Overturning Roe is Just the Beginning; the Coming Abortion Wars Will Tear America Apart
As Justice Alito's draft opinion in the case of Dobbs v. Jackson sinks in across America, many commentators are coming to realize that eviscerating Roe v Wade and Planned Parenthood v. Casey is just the beginning of the abortion wars. Alito's proposed opinion will have far-reaching consequences that will tear this country apart for decades.
1. Some contraceptives will face bans. If Alito's draft or something like it becomes the Court's eventual ruling in Dobbs v Jackson, conservative states will quickly pass laws prohibiting types of contraceptives that act after conception like the IUD and the morning-after-pill.
2. Many states will pass abortion prohibitions without exceptions for rape and incest. In the past, anti-abortion advocates have said that they support exceptions in cases of rape or incest. However, that's changed today, and women impregnated in such circumstances would be forced to give birth to their attacker's child in many states.
The Atlantic: "In the past few years, though, the anti-abortion movement has moved in a different direction. In 2019, Alabama legislators passed an abortion ban that lacked rape and incest exceptions. Nine other states—Arkansas, Kentucky, Louisiana, Mississippi, Missouri, Ohio, Oklahoma, Tennessee, and Texas—have passed similar laws."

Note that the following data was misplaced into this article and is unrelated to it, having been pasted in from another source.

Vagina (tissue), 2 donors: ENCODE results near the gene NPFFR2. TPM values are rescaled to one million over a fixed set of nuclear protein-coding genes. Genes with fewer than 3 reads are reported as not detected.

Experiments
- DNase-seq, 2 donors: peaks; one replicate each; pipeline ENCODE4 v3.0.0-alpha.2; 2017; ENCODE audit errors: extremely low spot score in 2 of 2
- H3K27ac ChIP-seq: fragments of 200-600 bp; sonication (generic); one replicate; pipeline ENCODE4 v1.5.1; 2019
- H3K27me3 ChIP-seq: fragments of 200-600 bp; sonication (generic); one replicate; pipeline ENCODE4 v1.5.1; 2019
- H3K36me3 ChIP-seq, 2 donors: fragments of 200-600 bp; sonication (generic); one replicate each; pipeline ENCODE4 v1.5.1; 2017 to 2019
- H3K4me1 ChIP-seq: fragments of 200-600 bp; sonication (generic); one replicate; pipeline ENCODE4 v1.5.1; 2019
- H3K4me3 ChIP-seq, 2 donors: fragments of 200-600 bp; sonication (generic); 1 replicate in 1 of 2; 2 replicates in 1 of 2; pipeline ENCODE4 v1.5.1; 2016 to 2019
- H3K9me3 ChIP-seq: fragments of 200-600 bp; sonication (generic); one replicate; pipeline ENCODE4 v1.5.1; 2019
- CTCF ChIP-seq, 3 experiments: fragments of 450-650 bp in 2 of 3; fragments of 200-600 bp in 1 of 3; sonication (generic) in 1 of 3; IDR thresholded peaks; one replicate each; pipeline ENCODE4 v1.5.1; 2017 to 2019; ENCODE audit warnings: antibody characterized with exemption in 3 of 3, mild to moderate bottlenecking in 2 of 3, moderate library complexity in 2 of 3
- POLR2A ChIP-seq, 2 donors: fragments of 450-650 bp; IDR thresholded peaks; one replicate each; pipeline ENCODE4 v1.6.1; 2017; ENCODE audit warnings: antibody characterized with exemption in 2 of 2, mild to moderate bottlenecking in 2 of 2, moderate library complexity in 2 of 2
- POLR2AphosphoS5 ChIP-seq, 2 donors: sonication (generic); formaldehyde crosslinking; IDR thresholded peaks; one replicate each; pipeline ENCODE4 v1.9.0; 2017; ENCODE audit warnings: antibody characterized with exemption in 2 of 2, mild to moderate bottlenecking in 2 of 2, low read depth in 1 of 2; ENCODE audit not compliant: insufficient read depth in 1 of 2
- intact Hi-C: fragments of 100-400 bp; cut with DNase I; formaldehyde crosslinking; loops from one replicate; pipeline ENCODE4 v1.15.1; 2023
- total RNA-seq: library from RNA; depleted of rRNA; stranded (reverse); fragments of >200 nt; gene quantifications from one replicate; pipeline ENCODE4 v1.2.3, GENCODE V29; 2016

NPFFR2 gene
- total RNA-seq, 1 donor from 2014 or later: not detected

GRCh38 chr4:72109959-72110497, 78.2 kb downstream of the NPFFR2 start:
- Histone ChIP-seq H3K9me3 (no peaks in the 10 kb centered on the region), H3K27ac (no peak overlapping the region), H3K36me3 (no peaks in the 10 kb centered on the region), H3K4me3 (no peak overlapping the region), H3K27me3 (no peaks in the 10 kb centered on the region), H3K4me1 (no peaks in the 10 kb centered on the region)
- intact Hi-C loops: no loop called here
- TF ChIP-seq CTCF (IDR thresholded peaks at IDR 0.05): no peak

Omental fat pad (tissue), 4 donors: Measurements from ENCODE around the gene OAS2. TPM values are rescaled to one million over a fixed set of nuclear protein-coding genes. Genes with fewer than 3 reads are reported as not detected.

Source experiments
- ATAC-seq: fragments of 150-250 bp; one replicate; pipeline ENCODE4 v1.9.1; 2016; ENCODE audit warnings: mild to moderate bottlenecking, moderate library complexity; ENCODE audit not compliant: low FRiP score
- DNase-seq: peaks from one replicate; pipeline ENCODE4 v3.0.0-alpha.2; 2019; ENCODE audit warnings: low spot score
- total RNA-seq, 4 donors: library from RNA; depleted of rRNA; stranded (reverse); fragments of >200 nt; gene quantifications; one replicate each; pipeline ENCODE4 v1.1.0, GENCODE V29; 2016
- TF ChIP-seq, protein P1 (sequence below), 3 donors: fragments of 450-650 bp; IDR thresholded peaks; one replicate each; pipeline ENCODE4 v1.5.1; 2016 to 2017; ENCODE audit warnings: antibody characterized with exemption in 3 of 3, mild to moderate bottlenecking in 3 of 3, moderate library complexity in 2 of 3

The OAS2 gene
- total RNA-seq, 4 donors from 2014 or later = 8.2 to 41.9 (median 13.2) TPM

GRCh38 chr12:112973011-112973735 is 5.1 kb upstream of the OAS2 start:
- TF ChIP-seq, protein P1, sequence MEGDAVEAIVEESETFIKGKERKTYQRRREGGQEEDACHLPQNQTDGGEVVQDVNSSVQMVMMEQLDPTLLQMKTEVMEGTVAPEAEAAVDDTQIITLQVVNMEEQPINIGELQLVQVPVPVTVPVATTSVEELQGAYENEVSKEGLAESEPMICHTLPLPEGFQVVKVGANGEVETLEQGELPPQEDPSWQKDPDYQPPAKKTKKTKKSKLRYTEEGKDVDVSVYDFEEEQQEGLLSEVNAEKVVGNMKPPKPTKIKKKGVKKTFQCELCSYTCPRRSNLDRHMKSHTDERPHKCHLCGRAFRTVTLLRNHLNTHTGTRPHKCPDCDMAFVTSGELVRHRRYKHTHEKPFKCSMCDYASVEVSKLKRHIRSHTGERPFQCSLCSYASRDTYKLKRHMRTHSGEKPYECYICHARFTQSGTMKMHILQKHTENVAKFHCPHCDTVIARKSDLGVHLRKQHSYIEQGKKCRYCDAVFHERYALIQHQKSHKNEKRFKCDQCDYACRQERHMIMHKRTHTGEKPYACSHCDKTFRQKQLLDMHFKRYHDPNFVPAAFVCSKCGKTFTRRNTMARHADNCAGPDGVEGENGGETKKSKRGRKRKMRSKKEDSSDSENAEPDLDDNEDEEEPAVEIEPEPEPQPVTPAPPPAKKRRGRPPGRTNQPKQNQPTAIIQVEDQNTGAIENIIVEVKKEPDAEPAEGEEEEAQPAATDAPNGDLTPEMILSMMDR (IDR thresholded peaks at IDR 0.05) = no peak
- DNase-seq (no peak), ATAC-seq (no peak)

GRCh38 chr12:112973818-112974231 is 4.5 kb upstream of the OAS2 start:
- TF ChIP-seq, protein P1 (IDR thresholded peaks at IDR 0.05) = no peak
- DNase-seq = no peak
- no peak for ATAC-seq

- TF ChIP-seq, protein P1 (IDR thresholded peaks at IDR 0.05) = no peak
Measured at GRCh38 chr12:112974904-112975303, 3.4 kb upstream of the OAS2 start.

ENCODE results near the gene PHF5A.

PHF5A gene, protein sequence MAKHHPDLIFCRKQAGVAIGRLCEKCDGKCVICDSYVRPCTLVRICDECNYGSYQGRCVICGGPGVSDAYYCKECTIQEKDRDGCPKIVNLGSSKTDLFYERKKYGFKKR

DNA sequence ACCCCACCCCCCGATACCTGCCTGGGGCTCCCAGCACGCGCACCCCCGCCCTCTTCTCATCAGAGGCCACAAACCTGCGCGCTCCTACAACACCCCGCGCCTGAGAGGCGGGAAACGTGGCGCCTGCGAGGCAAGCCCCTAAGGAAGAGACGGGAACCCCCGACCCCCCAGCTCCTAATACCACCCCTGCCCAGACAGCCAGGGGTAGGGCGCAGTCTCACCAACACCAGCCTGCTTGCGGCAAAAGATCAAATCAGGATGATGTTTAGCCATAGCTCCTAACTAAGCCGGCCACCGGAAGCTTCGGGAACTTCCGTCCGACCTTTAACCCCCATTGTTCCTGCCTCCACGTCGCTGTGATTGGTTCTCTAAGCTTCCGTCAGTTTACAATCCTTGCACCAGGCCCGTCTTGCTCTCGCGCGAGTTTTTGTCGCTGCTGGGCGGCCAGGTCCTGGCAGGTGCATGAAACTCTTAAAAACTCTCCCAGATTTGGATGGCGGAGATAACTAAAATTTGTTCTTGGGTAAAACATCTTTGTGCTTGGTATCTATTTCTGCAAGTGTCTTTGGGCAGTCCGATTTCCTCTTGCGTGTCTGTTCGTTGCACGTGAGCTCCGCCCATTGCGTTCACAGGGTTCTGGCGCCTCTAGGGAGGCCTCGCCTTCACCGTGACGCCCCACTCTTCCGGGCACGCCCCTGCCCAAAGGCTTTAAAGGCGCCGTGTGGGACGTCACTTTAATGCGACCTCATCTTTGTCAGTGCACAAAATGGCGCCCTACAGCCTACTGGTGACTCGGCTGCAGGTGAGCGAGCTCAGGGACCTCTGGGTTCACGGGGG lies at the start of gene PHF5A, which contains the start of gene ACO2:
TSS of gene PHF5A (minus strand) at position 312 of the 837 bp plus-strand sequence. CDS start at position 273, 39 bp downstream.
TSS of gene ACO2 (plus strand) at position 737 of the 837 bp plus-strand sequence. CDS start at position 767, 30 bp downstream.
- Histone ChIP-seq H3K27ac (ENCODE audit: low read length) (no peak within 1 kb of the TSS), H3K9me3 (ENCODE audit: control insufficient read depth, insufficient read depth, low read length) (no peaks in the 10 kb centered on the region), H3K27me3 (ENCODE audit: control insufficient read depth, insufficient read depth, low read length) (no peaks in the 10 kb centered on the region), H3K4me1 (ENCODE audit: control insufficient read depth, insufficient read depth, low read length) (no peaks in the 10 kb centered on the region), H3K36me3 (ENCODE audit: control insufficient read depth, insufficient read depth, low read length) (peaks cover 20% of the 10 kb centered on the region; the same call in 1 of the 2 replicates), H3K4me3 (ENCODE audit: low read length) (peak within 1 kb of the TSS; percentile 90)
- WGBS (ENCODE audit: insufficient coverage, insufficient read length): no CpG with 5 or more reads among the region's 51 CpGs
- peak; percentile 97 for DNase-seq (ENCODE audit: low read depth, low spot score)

And, just this March, Arizona passed an abortion ban without those exceptions.
3. Murder charges for women who seek abortions. Anti-abortion activists have long said that they only intend to prosecute those that perform abortions, not the women who obtain them. Don't believe them!
First, if you believe that abortion is murder, then the women who obtain them are committing a vile crime. In an unguarded moment, that's what almost every anti-abortion zealot will tell you and it's already happening.
Washington Post: “Republicans in the Louisiana House advanced a bill Wednesday that would classify abortion as homicide and allow prosecutors to criminally charge patients."
Second, medication abortions now account for over half of all abortions. Once abortion is outlawed in half the states, clinics will close and medication abortions will increase further. In those cases, the only one to punish will be the woman who takes the medications. Zealots will demand that someone be punished so legislation to prosecute those individuals will follow quickly.
4. Anti-abortion states will soon try to criminalize out-of-state abortions. Poor women in conservative states will face the cruel choice between an unsafe abortion or an unwanted child, but women with money will travel to places where abortion is legal. That will infuriate anti-abortion activists.
Generally, states can't enforce their laws outside their jurisdiction, but some states are already considering laws to prevent women from obtaining abortions in neighboring states.